An exemplary wearable ultrafiltrate device can be used to effectively reduce a patient's incidence of acute pulmonary edema, ascites, and other stigmata of class III and IV CHF.
An additional aspect of an embodiment of the present wearable ultrafiltration device is that a patient who utilizes the device may be able to significantly reduce their usage of diuretics and other CHF related drugs. Embodiments of the present invention are also effective at removing sodium along with fluids. Since sodium retention is one of the problems related with CHF, CHF patients are usually condemned to draconian restrictions of salt intake, commonly 2 to 3 grams per day. On the other hand, the sodium concentration in the ultrafiltrate produced by an embodiment of the present device is equal to the concentration in the blood plasmas (i.e., about 0.9 grams of salt per 100 ml). Thus, steady removal about 1.5 to 2 liters of ultrafiltrate from a patient each day results in the removal of about 13.5 to 18 grams of salt or sodium per day from the patient. This result would not only eliminate or reduce a patient's salt restriction and the need for diuretics and other drugs, but also may result in having to encourage the patient to eat foods with more salt. The impact of an exemplary device on a patient's quality of life by reducing CHF related shortness of breath, leg swelling and ability to enjoy salt in their food will be significantly positive, but difficult to quantify.
It is expected that outcomes in the treatment of CHF patients, namely a significant reduction in morbidity and mortality will be significant, but further clinical studies are needed to quantify these potential results. Embodiments of the present invention may provide economic impacts by reducing the length of patient hospital stays, ICU needs and drug consumption. The overall economic impact and value remains to be studied.
Thus, it is seen that a wearable ultrafiltration device is provided. One skilled in the art will appreciate that the present invention can be practiced by other than the preferred embodiments which are presented in this description for purposes of illustration and not of limitation, and the present invention is limited only by the claims that follow. It is noted that equivalents for the particular embodiments discussed in this description may practice the invention as well.
The previous description is of a preferred embodiment for implementing the invention, and the scope of the invention should not necessarily be limited by this description. The scope of the present invention is instead defined by the following claims.
|Cited Patent||Filing date||Publication date||Applicant||Title|
|US3388803||Apr 16, 1965||Jun 18, 1968||Applied Biolog Sciences Lab In||Wearable dialysis apparatus|
|US3746175||Sep 14, 1971||Jul 17, 1973||Atomic Energy Commission||Compact dialyzer|
|US3884808||Jun 20, 1973||May 20, 1975||Res Dev Systems Inc||Wearable, self-regenerating dialysis appliance|
|US3902490||Mar 27, 1974||Sep 2, 1975||Univ Utah||Portable artificial kidney system|
|US3989622||May 21, 1973||Nov 2, 1976||Cci Life Systems, Inc.||Urease in insoluble form for converting urea present in a liquid|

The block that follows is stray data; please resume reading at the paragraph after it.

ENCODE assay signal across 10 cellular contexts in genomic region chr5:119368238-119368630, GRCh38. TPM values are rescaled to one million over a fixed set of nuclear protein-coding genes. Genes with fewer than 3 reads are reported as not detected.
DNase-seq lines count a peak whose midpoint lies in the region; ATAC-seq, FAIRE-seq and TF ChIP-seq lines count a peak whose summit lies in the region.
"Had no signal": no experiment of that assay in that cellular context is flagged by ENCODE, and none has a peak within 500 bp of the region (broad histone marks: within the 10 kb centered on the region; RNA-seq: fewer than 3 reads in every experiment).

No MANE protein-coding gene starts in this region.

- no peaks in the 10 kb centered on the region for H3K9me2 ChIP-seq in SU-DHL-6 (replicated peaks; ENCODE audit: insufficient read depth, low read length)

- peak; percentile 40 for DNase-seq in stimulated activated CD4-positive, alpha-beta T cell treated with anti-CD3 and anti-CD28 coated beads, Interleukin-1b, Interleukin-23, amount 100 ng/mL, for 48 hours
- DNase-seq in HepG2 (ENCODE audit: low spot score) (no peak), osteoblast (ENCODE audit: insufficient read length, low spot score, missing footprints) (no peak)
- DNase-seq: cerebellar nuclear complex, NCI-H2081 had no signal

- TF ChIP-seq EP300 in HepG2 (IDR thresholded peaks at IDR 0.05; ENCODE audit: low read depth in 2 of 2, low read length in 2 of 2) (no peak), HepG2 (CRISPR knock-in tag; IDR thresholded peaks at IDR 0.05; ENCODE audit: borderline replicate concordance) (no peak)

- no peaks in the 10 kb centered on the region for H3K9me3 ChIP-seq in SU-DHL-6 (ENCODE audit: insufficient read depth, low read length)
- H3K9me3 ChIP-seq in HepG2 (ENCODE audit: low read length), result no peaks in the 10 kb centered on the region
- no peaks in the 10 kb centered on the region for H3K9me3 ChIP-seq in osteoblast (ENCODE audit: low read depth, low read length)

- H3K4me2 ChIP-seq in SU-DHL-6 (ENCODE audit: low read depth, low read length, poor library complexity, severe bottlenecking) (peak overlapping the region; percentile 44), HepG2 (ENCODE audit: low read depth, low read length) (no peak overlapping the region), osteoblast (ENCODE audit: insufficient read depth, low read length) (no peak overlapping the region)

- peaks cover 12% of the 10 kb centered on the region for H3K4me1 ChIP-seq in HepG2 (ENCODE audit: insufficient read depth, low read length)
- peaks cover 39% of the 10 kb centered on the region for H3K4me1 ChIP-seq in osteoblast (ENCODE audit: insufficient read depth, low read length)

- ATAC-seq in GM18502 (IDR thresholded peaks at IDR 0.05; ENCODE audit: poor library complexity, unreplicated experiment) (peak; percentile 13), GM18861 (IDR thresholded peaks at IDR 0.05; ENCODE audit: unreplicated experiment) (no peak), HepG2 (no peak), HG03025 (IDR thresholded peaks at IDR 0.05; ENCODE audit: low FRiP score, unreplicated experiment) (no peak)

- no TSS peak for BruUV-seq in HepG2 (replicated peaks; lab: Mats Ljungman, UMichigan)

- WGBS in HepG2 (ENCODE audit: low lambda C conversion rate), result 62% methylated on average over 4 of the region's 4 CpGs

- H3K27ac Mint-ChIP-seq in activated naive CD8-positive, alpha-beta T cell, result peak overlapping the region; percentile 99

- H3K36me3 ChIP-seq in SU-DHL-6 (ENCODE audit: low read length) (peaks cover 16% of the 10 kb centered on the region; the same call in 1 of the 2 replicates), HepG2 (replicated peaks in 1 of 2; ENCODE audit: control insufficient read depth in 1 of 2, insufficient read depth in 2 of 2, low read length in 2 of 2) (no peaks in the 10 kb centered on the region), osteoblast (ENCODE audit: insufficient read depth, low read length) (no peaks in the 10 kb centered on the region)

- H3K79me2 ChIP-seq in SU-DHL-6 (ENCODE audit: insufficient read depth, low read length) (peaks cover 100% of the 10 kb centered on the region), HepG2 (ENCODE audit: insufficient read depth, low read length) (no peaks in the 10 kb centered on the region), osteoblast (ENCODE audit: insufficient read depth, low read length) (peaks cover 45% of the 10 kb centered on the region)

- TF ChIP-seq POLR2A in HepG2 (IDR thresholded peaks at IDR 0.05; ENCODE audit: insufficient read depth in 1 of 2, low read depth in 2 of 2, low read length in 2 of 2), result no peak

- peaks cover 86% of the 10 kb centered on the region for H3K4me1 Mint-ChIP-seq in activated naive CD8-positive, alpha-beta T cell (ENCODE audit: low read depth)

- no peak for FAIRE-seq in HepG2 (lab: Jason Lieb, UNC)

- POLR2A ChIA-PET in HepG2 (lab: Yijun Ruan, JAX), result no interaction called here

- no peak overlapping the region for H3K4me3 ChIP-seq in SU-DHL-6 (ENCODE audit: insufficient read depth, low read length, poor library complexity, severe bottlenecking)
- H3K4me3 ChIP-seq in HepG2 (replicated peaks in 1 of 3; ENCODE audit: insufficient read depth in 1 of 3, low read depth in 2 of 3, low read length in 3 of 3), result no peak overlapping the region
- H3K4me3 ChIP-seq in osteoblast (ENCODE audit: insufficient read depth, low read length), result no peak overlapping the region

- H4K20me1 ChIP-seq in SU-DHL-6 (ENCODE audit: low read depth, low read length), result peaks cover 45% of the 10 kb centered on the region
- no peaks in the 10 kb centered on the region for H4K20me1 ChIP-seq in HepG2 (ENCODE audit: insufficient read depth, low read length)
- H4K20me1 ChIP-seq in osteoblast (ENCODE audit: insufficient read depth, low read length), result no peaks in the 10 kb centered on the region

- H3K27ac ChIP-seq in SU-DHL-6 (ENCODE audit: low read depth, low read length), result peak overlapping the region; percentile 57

|US3994799||Jan 29, 1975||Nov 30, 1976||Yao Shang J||Blood and tissue detoxification apparatus|
|US4094775||Feb 28, 1977||Jun 13, 1978||California Institute Of Technology||Dialysis system|
|US4209392||May 15, 1978||Jun 24, 1980||Wallace Richard A||Portable hepatic-assist method and apparatus for same|
|US4212738||Mar 23, 1978||Jul 15, 1980||Akzo N.V.||Artificial kidney|
|US4247393||Jan 11, 1979||Jan 27, 1981||Wallace Richard A||Hemodialysis assist device|
|US4267040||Aug 24, 1979||May 12, 1981||Dr. Edward Fresenuis, Chemischpharmazeutische Industrie Kg, Apparatebau Kg||Hemodialysis apparatus|
|US4269708||May 3, 1979||May 26, 1981||Vittorio Bonomini||Hemodialysis and/or ultrafiltration apparatus|
|US4443333||Sep 24, 1981||Apr 17, 1984||Mahurkar Sakharam D||Portable dialysis system and pump therefor|
|US4765907||Oct 18, 1984||Aug 23, 1988||Research Development Systems, Inc.||Wearable, continuously internally operable and externally regenerable dialysis device|
|US4897189||Jan 15, 1988||Jan 30, 1990||Research Corporation Limited||Blood purification apparatus|
|US4968422||Feb 17, 1988||Nov 6, 1990||Runge Thomas M||Pulsatile flow hemodialysis|
|US4997570||Nov 3, 1989||Mar 5, 1991||Fresenius Ag||Method and device for ultrafiltration during hemodialysis|
|US5284470||Nov 2, 1992||Feb 8, 1994||Beltz Alex D||Wearable, portable, light-weight artificial kidney|
|US5284559||Jun 16, 1992||Feb 8, 1994||Rhode Island Hospital||Preparative electrophoresis device and method|
|US5415532||Nov 30, 1993||May 16, 1995||The United States Of America As Represented By The Secretary Of The Army||High effieciency balanced oscillating shuttle pump|
|US5577891||Oct 14, 1994||Nov 26, 1996||Instech Laboratories, Inc.||Low power portable resuscitation pump|
|US5725776||Mar 1, 1996||Mar 10, 1998||Aksys, Ltd.||Methods for ultrafiltration control in hemodialysis|
|US5902336 *||Oct 15, 1996||May 11, 1999||Mirimedical, Inc.||Implantable device and method for removing fluids from the blood of a patient method for implanting such a device and method for treating a patient experiencing renal failure|
|US5910252||Feb 12, 1993||Jun 8, 1999||Cobe Laboratories, Inc.||Technique for extracorporeal treatment of blood|
|US5944684||Jun 2, 1997||Aug 31, 1999||The Regents Of The University Of California||Wearable peritoneum-based system for continuous renal function replacement and other biomedical applications|
|US5980481||May 8, 1997||Nov 9, 1999||Transvivo, Inc.||Method and apparatus for continuous peritoneal cascade dialysis and hemofiltration (CPCD/H)|